Designs on window cover in Ifasina
We approach Ifasina, a small village known for its intricately carved homes. Before entering the village we pass by a traditional tomb where we are met by dozens of children, virtually all of whom appear to be under the age of 12. Something is very different about the children of Ifasina — they are much less carefree than others I’ve encountered in Madagascar. Many of the kids have runny noses and look malnourished, while several have obvious eye problems. Despite its woven wood doors, carved window frames, and photographic homes, the village itself seems destitute. Some of the ornate woodworkings have been scrawled over with chalk markings.
George, a village elder, invites us into his house. As a number of kids join us we talk about the village and how times have changed since he was young. He remembers a time before the forests disappeared over the ridgeline when the village was a happier and healthier place. Digging through a wooden box he pulls out a black and white photograph that shows a line of robust Malagasy standing in front a formidable forest and laments, “In the old days, when there was forest, the men were strong. Now the forest is gone and the men are weak” (Note: this is a loose translation from Malagasy; George does not speak a word of English).
Zafimaniry elder in the village of Ifasina
George’s sentiments are not unusual or out of place. The average Malagasy is poorer now than he was a generation ago. Most Malagasy live on less than a dollar per day and nearly half of the country’s children under five years of age are malnourished. Rural dwellers in particular have seen their quality of life erode as environmental degradation has taken its toll. Today many rural Malagasy, especially young women, head to cities like Tana with grand illusions. They believe by simply reaching the city all their problems will be solved. Once they discover the reality that is living on the street without money or transferable work skills, they often no longer have the means or will to return home. Tana streets are filled with thousands of such hopefuls and it is often only with the assistance of aid organizations that they can return to their villages of origin with a sense of dignity and purpose.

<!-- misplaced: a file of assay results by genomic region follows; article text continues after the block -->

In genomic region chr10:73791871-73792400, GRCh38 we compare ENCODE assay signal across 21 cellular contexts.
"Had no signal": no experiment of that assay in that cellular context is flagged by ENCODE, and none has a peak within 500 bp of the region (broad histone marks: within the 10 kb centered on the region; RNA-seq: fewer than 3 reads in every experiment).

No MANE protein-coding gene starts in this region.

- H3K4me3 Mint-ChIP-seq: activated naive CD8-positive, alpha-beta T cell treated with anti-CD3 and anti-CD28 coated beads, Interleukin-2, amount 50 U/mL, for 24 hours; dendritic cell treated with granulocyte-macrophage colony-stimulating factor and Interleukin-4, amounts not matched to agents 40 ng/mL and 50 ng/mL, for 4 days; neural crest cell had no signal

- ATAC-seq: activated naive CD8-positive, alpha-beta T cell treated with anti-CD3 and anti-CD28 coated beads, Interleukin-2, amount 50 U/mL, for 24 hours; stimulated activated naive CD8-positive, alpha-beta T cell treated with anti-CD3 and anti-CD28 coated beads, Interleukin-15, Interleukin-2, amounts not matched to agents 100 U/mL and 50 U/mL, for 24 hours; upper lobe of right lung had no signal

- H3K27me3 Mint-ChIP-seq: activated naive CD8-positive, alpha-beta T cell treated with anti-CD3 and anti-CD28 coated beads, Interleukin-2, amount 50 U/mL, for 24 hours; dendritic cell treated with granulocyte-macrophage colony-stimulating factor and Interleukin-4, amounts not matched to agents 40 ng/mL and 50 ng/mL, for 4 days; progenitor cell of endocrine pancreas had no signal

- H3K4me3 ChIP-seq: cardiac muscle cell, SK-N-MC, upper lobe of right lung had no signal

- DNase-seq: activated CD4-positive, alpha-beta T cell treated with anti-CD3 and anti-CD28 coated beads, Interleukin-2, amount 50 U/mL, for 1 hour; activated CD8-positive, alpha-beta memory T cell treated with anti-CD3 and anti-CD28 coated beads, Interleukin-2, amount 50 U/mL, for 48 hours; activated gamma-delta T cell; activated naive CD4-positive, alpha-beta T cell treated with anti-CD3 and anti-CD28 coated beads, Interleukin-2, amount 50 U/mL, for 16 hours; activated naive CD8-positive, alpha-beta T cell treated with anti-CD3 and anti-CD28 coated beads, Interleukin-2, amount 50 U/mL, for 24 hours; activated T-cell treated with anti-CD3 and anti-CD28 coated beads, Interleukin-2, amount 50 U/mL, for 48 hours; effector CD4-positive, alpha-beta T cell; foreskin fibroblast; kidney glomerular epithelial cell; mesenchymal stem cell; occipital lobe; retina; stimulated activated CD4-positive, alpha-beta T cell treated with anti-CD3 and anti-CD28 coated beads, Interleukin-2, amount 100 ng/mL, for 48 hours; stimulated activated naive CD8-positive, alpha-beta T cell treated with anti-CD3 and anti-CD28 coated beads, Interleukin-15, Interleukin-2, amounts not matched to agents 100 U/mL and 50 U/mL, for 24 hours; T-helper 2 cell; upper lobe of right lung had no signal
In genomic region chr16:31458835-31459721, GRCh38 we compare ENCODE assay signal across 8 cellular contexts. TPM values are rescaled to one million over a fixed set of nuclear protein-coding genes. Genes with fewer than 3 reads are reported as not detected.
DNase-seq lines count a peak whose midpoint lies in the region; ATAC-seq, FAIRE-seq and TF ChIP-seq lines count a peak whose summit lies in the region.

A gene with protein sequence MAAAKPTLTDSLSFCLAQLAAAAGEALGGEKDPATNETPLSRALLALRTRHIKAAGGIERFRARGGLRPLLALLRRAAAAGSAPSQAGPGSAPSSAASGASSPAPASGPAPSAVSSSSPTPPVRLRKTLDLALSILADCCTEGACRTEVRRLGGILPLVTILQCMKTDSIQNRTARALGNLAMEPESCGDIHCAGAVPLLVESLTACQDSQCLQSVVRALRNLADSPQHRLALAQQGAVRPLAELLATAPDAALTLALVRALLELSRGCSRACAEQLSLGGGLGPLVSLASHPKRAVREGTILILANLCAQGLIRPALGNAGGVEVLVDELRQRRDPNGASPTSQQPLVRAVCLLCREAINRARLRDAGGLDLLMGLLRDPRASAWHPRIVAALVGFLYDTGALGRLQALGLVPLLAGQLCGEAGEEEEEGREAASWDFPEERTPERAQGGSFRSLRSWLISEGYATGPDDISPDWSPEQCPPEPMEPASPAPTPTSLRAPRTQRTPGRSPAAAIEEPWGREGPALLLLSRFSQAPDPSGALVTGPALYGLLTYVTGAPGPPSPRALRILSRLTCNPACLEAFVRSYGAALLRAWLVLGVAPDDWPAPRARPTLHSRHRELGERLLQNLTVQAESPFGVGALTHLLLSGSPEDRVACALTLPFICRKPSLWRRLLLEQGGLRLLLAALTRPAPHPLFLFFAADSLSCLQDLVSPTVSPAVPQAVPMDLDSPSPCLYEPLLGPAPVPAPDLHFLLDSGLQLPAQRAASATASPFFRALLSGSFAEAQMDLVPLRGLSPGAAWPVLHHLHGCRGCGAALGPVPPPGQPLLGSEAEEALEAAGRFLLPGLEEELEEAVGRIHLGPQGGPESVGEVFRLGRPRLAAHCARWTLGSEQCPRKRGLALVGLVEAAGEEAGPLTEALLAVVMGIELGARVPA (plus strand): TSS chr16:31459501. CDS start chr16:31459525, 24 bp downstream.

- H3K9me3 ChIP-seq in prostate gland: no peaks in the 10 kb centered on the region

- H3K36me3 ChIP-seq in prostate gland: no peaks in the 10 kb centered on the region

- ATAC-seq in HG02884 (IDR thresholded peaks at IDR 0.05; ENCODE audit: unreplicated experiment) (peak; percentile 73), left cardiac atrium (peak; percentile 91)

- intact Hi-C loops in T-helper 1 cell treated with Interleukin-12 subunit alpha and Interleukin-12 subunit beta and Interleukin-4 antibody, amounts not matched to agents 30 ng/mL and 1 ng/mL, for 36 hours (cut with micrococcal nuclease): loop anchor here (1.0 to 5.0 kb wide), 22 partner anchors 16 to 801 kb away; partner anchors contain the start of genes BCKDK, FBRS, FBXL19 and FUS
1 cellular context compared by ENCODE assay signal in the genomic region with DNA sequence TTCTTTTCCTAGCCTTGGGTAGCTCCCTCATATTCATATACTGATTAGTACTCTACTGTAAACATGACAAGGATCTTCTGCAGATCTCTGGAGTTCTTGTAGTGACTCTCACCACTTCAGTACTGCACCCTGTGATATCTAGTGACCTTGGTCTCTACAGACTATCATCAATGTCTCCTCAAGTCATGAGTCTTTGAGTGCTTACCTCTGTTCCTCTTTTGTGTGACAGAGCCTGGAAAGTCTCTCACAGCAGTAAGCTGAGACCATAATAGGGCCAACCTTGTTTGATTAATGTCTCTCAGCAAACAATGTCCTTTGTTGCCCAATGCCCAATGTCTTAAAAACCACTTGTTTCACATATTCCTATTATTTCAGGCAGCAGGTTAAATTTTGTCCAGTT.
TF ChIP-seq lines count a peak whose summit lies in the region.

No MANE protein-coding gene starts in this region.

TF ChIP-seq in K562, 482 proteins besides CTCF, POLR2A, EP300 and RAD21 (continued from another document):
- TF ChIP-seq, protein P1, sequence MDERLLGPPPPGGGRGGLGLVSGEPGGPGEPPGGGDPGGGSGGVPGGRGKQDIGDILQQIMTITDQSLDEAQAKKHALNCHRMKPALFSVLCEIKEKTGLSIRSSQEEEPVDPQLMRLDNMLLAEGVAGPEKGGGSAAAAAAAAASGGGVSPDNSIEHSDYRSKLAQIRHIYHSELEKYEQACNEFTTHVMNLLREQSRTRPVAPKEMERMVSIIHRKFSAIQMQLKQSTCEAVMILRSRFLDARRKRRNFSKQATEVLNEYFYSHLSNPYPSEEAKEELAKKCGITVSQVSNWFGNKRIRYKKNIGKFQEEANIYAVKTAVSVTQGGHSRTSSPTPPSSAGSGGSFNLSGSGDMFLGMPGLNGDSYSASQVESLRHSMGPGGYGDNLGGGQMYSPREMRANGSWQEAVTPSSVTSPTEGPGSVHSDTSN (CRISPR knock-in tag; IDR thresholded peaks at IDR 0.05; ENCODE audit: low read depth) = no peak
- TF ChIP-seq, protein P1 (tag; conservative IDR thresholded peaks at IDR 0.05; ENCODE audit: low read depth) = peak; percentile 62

While Madagascar’s environmental degradation has left it a poorer place, today there is a great deal of hope for the country and its people. The country now has a relatively stable and progressive government, one that has recently signed an aid package that will enable poor farmers to get small loans to help them gain title to land. Gaining land title will give rural Malagasy a larger stake in their agricultural practices and a greater interest in maintaing soil productivity. The government has also clamped down on deforestation by restricting slash-and-burn agriculture in pristine forests while setting aside large areas for permanent preservation.
The government expects these protected areas to play an important role not only in ensuring critical ecological services like watershed protection and erosion prevention but also as the basis for a budding ecotourism industry which stands to benefit from the launch of a new blockbuster movie in May 2005. The film, entitled Madagascar, is expected to signifcantly increase the number of Western visitors to the island, particuarly those interested in its unparalleled wildlife. It is just these visitors who hold the key to Madagascar’s economic future. This time around, lessons have been learned and every effort will be made to minimize the negative impact and maximize the benefits of a new generation of visitors who will come to see Madagascar for its astonishing uniqueness and not merely as a place for a cheap holiday.